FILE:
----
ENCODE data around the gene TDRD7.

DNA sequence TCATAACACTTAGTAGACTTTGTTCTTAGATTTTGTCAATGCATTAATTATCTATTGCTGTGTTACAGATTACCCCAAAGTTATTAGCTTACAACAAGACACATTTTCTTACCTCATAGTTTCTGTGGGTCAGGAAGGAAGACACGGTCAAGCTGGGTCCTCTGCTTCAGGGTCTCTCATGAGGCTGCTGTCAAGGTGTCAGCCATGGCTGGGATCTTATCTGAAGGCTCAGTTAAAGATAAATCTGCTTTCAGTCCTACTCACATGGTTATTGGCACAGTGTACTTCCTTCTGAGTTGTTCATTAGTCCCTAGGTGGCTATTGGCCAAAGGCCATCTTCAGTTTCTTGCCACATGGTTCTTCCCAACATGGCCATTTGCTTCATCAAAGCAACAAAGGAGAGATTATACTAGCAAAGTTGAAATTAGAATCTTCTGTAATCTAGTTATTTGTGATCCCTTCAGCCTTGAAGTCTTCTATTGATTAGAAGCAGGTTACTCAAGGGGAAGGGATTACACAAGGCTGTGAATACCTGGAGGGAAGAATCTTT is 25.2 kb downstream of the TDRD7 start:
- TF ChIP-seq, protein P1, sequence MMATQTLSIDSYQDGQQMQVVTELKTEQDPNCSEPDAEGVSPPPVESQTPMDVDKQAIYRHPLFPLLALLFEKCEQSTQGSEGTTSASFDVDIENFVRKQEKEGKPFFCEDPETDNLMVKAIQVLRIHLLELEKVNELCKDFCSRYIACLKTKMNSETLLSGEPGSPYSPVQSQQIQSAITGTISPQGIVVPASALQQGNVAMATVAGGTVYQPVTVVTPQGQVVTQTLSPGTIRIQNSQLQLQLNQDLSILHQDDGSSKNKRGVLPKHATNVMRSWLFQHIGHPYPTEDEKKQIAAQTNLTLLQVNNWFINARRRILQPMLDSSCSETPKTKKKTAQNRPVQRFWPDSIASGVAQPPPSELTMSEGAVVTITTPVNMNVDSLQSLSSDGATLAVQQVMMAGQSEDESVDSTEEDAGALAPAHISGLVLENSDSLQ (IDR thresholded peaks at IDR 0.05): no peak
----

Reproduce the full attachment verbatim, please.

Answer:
ENCODE data around the gene TDRD7.

DNA sequence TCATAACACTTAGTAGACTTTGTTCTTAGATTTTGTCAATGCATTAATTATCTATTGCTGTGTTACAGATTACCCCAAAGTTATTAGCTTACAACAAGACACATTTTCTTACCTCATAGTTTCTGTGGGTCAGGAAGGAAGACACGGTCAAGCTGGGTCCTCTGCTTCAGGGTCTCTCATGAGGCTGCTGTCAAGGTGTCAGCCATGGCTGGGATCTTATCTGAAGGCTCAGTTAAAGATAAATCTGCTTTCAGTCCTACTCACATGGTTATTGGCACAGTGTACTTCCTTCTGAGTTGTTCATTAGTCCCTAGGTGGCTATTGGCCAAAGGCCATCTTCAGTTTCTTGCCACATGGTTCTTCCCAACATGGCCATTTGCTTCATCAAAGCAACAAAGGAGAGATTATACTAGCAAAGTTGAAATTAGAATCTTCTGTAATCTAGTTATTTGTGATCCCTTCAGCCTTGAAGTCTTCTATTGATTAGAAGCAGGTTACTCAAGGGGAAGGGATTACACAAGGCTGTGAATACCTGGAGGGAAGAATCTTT is 25.2 kb downstream of the TDRD7 start:
- TF ChIP-seq, protein P1, sequence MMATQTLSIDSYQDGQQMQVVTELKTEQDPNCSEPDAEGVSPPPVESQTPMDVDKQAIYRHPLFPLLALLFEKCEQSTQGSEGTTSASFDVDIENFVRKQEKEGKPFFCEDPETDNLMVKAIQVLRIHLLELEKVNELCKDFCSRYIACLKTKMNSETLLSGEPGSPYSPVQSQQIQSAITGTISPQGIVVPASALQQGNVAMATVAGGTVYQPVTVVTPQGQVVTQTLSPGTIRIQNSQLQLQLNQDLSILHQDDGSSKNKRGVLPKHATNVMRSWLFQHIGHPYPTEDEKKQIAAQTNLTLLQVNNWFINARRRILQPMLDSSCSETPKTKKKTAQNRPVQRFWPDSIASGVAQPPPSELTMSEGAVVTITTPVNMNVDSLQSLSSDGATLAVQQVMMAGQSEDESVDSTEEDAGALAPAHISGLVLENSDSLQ (IDR thresholded peaks at IDR 0.05): no peak